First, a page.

Former Senator George McGovern died today in hospice care in Sioux Falls. He was 90 years old. McGovern encountered age-related medical conditions that led to his death.
McGovern served in South Dakota in Congress for almost a quarter century, both as a U.S. Representative and Senator. McGovern lost the 1972 presidential race against Richard Nixon by a landslide; Nixon later resigned amid the Watergate Scandal.
The defining moments in the life of George McGovern include not only winning the democratic nomination for president in 1972, and not just the dismal loss to Richard Nixon that followed, but also, safely landing an airplane that the German army tried to blow out of the sky.
"We had 110 holes in that plane. Pieces of flack you know some of them as big as your fist, some of them a baseball some of them a golf ball, some of them you could throw a cat through," McGovern said.
McGovern was a B-24 bomber pilot in World War II. With two engines out, one of them on fire, and with damaged landing gear, he managed to wrestle the plane safely to the ground in one of the last bombing missions of the war. The feat won him the Distinguished Flying Cross.
After the war, McGovern and his wife Eleanor moved back to the Midwest. He completed a PhD in history on the G.I. Bill and in 1956 landed a seat in Congress as South Dakota's U.S. Representative. In 1962 McGovern moved up to the Senate. He was an unabashed liberal who won over voters in the conservative state of South Dakota. He did so with tireless amounts of work, crisscrossing the state, convincing voters one by one.
“I would tell the Republicans, it’ll be better for you if we have some competition in this state. I think your football team in this high school functions a little better if they get into the competition and have to fight for every yard. So, that message caught hold across the state and I still think it’s a good one,” McGovern said.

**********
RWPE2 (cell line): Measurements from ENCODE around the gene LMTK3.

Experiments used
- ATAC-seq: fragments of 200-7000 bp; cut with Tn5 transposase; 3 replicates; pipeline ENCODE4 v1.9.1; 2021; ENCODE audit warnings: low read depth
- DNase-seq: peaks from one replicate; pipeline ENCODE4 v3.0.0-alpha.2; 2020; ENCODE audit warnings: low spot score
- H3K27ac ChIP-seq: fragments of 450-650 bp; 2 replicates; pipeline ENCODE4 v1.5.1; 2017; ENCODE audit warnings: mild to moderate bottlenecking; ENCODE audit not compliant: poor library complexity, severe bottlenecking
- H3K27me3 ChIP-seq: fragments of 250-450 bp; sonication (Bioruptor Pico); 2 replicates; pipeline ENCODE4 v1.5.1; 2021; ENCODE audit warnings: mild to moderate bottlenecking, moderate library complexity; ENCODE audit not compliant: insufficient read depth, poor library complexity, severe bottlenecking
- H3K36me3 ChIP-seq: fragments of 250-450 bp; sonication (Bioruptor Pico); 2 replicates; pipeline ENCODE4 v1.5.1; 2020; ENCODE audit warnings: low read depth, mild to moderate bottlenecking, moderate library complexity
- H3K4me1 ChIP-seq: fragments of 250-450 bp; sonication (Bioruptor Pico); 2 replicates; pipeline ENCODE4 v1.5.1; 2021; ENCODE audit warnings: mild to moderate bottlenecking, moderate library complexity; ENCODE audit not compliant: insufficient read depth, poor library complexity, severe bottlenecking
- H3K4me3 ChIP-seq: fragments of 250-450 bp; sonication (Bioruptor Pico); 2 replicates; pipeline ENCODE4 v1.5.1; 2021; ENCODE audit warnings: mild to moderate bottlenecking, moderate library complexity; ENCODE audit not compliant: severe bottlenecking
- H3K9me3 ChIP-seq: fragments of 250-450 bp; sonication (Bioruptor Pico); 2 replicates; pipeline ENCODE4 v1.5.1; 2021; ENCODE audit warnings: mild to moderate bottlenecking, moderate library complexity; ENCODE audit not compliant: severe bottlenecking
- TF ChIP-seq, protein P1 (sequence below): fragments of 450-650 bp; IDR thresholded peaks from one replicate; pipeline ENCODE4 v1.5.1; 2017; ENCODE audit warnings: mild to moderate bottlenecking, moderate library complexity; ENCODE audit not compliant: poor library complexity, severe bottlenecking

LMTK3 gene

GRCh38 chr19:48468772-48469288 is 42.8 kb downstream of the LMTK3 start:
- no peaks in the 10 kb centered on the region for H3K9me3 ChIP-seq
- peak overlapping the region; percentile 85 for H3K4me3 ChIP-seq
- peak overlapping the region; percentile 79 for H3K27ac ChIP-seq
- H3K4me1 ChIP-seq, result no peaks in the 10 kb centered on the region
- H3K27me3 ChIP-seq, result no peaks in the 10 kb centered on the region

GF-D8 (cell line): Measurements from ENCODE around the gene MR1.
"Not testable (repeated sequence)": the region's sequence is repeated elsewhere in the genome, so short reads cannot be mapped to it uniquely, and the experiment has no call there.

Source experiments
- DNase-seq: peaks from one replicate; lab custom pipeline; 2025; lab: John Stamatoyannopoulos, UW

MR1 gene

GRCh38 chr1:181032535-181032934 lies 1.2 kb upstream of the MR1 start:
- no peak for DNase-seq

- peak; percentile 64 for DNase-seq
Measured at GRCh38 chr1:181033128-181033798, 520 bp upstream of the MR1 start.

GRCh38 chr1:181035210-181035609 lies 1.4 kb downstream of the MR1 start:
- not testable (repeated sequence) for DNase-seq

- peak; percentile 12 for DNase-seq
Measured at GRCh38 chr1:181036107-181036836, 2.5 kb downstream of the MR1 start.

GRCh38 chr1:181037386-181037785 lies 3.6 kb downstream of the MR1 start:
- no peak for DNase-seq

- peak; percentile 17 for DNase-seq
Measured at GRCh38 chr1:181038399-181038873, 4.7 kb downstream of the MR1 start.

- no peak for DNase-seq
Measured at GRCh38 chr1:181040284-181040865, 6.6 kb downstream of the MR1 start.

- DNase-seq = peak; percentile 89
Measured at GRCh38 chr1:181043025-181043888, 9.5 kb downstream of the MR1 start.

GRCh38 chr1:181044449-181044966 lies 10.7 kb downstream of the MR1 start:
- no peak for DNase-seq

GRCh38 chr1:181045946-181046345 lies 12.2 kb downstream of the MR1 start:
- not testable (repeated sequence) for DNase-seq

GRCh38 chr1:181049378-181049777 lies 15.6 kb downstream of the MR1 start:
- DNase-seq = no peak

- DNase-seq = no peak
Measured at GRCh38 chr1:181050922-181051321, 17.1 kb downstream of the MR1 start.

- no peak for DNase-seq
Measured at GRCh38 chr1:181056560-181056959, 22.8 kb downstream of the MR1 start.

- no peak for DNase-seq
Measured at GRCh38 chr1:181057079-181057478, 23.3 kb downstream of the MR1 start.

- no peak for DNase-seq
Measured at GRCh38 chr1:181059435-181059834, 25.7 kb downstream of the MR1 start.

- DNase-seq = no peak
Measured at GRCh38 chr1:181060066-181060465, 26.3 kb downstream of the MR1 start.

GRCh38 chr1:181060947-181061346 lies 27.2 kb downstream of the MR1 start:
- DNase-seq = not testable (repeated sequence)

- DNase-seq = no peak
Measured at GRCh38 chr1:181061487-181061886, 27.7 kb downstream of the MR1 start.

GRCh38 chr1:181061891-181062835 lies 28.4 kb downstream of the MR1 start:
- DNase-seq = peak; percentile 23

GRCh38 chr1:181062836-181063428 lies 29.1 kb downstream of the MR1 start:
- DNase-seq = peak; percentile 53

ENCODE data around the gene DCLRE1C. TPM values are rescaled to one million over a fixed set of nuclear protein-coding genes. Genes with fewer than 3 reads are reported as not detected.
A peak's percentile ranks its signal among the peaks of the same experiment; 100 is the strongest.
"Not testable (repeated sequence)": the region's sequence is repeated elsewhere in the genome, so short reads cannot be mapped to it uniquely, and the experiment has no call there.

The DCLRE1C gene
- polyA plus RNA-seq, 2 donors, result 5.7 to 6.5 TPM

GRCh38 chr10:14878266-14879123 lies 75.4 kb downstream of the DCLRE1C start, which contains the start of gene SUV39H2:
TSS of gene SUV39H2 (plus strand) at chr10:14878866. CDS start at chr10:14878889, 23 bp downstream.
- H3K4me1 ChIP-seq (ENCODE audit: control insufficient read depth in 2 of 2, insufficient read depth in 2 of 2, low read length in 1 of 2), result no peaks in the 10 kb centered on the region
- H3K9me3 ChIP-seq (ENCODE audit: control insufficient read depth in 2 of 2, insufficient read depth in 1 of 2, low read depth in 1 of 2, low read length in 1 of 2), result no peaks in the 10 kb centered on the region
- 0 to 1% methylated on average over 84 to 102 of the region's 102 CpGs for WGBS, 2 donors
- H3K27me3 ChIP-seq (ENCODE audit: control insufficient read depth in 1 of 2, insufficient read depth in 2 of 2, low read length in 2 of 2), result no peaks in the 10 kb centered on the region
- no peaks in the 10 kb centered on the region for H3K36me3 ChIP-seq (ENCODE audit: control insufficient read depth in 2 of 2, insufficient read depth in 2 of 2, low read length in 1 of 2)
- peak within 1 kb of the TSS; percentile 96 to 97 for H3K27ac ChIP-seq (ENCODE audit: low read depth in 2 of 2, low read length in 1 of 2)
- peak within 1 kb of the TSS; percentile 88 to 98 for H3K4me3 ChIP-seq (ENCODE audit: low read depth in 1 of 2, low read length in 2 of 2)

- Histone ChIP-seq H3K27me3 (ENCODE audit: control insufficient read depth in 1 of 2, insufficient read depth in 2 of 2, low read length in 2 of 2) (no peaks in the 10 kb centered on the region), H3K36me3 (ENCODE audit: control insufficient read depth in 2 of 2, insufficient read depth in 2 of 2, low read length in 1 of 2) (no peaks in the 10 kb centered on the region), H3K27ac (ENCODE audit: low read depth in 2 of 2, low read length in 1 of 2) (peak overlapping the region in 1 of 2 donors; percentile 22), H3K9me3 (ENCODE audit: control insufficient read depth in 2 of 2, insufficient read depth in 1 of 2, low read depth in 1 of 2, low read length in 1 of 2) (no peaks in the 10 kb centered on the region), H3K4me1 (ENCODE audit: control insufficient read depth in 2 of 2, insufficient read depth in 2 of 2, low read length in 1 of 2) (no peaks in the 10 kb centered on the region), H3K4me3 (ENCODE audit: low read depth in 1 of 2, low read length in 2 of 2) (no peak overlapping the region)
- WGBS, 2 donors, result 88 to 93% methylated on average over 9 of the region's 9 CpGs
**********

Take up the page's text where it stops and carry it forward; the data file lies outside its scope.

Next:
But McGovern was not your run of the mill Democrat. He strongly opposed Vietnam War, advocated amnesty for draft dodgers, and supported a living wage for the poor. During the early 70s, McGovern became the mainstream voice of the anti-establishment, embraced by many of those protesting in the streets. Among them was Peter Yarrow, of the folk group Peter Paul and Mary. Yarrow says McGovern inspired an entire generation of Americans.
"There are few and far between that measure up to the dignity, honesty and fantastic commitment of George McGovern that kept this country strong and conscious for all these years," Yarrow says.
In his 1972 bid for the White House, McGovern was labeled too liberal for the mainstream, and his campaign failed to sway the electorate even here in South Dakota. That campaign was hobbled by controversy after his running mate Thomas Eagleton left the ticket following stories of treatment for depression. McGovern described his loss to Richard Nixon as the most disheartening point in his life.
"I thought the program I spelled out there was the truth. I thought it was best for America, and I'll go to my grave believing that America would be better off had I been elected in '72 rather than the reelection of President Nixon," McGovern says.
Two years after the '72 election, Nixon left office in disgrace in the shadow of Watergate. McGovern stayed on as South Dakota's U.S. Senator until 1981 when he was defeated by Republican Jim Abdnor during the Ronald Regan landslide. McGovern later served as a U.N. Ambassador to the Agencies on Food and Agriculture. In 2008 he won the World Food Prize along with former Senator Bob Dole for their efforts to provide school lunches to children worldwide. President Bill Clinton lauded McGovern's achievements at the 2006 dedication of the McGovern Library in Mitchell.
"In the storied history of American politics, I believe no other presidential candidate ever had such an enduring impact in defeat. Senator the fires you lit then still burn in countless hearts," Clinton says.
In his later years, McGovern didn't slow down much. He continued to make public appearances almost until up to the time he entered hospice care. He voiced support for the Occupy Wall Street Movement, opposition to the Iraq War and he came out against the Tea Party movement.
“I’m tired of hearing what a monster the federal government is. Some of these Tea Party people and others you’d think that Washington D.C. is a place kind of like a big monster that is just ready to pounce on us if we don’t watch," McGovern said. "That’s not been my experience with the people I know who work for the United States government. They are patriots, they work hard; they do their job conscientiously.”
While his political advisories might disagree, it remains true that throughout his life George McGovern won the admiration of many, on both sides of the aisle, for his willingness to consistently put his principals above politics.